This week’s Business 20, or “B20,” summit in Los Cabos, Mexico signals the launch of the Green Growth Action Alliance (G2A2), a partnership between the public and private sectors designed to dramatically scale-up private investment in “green” sectors like renewable energy, clean transportation, and sustainable agriculture.
The G2A2 includes representatives ranging from financial institutions like HSBC, to corporations like Walmart, to key public sector actors like the World Bank Group. WRI joins the effort alongside other environmentally focused organizations as an “analytical supporter,” providing research input and guidance to the G2A2’s upcoming activities.
The Rio+20 informal sessions kicked off this week, and WRI’s experts are on the ground for all the action. I just arrived in Rio myself this afternoon. It's a beautiful city--right on the water, with lots of mountains around. I'm looking forward to a very busy and productive week.
Each day, I’ll bring you highlights of upcoming WRI events. Check out the details below on what we’ve got going on tomorrow. And be sure to visit the full list of all WRI events at Rio+20.
Despite 1992 Rio Earth Summit being the birthplace of the UN Framework Convention on Climate Change, climate change doesn’t have a major place on this year’s official Rio+20 agenda. But we shouldn’t assume that it’s a forgotten issue. In fact, climate change cuts across nearly all of the other sustainable development topics.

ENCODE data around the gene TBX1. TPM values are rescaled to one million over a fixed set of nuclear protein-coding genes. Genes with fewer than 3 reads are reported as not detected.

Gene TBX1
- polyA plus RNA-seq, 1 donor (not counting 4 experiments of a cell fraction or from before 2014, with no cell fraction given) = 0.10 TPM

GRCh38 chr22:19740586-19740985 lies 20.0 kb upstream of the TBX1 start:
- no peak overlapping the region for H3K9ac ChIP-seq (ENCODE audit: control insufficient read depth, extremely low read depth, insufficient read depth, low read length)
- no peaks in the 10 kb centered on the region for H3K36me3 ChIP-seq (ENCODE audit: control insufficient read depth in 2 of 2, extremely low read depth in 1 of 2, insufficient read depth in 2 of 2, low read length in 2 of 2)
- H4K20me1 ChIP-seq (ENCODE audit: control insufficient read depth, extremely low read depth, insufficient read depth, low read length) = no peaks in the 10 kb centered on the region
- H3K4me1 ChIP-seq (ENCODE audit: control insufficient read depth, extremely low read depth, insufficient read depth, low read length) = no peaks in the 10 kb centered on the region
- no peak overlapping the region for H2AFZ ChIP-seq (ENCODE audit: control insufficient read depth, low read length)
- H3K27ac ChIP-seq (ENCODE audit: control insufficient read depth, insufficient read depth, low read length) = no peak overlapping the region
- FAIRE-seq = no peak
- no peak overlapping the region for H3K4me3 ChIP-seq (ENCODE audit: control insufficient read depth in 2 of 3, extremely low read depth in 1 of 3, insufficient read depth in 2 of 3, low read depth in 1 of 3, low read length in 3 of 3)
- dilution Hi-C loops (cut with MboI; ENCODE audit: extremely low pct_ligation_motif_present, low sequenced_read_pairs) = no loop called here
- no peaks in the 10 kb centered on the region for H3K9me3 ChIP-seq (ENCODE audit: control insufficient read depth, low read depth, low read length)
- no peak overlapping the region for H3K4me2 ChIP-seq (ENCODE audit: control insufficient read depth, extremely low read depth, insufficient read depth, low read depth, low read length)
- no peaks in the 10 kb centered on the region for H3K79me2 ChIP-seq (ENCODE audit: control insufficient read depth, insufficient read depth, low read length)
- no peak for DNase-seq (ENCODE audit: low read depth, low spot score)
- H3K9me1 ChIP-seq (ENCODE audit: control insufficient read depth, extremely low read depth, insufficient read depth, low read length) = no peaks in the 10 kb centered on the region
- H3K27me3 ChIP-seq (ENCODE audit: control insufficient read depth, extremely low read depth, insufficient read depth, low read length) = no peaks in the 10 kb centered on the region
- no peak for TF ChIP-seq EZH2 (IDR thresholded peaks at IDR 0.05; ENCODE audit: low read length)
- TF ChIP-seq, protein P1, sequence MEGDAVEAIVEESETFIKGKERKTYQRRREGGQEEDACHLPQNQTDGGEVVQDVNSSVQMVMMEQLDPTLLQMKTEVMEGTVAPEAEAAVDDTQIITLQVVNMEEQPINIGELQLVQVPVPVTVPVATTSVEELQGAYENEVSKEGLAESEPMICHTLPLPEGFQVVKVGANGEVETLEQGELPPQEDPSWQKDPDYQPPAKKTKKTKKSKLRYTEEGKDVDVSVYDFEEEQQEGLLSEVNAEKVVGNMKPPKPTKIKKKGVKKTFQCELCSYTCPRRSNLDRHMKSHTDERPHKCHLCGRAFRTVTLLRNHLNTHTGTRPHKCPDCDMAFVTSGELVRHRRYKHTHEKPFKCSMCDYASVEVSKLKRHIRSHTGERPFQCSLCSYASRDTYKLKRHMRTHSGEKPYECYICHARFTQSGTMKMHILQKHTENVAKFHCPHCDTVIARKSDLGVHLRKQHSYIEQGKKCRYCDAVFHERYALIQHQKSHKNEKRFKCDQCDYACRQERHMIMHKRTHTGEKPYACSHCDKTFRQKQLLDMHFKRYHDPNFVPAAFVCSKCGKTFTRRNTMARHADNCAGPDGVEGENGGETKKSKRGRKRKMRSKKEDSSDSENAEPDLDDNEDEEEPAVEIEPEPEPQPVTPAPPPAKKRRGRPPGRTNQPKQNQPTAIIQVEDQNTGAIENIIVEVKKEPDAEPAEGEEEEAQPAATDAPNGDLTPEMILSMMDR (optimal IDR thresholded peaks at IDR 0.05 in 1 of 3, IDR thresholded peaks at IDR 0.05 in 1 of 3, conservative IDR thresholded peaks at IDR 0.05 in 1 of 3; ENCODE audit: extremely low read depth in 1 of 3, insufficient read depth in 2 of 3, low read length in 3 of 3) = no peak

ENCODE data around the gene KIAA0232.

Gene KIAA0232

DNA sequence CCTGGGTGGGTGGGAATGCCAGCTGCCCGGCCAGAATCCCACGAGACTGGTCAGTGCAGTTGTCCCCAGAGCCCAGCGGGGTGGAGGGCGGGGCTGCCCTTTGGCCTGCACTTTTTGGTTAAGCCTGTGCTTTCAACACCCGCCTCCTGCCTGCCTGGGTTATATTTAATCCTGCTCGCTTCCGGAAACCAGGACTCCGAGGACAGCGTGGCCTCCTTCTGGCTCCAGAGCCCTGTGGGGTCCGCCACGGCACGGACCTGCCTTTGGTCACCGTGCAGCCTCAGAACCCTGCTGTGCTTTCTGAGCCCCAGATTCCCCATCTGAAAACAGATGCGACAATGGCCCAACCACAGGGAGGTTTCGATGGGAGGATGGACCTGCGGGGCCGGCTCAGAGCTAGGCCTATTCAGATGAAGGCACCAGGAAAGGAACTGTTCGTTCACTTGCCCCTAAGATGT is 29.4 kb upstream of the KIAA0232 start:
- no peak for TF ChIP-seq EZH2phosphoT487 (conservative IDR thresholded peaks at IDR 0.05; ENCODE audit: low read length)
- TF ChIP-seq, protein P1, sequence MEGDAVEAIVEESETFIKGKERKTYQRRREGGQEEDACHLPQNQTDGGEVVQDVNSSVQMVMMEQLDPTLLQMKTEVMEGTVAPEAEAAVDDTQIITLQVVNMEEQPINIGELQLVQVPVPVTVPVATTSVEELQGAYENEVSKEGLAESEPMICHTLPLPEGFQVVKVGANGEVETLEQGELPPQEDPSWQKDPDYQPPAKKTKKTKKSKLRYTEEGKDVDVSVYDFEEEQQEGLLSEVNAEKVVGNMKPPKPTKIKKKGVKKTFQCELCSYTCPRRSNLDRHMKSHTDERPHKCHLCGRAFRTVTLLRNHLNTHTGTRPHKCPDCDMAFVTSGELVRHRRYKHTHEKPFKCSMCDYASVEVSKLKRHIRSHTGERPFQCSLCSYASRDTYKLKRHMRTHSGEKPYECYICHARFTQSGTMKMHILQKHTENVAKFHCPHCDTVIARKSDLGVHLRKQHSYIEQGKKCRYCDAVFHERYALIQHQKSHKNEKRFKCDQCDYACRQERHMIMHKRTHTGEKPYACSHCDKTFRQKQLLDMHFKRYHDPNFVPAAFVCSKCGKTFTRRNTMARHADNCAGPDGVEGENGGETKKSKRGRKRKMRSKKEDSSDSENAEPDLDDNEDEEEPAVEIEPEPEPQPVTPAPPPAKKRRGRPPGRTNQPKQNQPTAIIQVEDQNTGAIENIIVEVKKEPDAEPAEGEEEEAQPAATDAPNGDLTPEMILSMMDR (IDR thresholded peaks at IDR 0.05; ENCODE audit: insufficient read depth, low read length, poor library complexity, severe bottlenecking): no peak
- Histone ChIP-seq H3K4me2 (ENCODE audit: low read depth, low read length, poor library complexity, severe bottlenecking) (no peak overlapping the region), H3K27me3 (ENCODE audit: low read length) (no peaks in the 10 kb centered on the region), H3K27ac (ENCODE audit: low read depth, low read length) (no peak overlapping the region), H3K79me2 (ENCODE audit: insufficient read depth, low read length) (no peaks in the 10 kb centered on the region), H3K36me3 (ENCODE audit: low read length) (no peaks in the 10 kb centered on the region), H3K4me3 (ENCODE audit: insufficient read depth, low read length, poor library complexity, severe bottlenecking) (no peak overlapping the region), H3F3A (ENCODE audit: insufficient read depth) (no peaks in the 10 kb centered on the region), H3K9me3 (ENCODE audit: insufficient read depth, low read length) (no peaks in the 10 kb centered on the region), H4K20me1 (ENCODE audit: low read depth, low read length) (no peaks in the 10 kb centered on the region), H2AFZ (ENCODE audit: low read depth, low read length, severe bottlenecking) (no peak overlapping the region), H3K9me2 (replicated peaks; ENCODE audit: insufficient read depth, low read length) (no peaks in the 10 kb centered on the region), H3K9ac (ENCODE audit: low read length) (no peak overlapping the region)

However, news on the climate front is not good. Global emissions levels have reached record highs, according to the latest data from the International Energy Agency. We continue to see unusally warm temperatures, like the extraordinarily hot spring we just experienced in the United States. Extreme weather events, such as heat waves and droughts, continue to wreak havoc around the globe, reminding us of what the world will look like if emissions continue to rise.
We are happy to announce the results of the project that we launched in May to assess how recent climate science discoveries can be most effectively communicated via video. In just one month, we received more than 1,500 entries.
Next, we’ll be hosting a webinar on the project on Tuesday, June 19th. See more below.
The 1992 Earth Summit was a bright moment for the environmental movement. For the first time, presidents and prime ministers—more than 100 in all—were “coming together to save the earth,” as a headline on the cover of Time magazine put it. What’s more, the U.N.-led conference in Rio de Janeiro yielded some genuine results. Among them were major global treaties on the climate and biodiversity. Rich and poor countries alike also made a broad new commitment to sustainable development— as spelled out in the Rio Declaration and an accompanying “action plan."
Was it too much to hope that humanity had turned a corner?
Unfortunately, the answer to that question appears to be yes. Despite some progress, the world is still waiting for the global response that the original Earth Summit seemed to promise— a promise that will now be revisited, as thousands of representatives of government, civil society, and business return for the Rio+20 conference.
On 22-23 March 2012, the World Resources Institute (WRI) and Climate Analytics held an informal meeting of negotiators involved in the design of the Green Climate Fund (GCF) in New York City.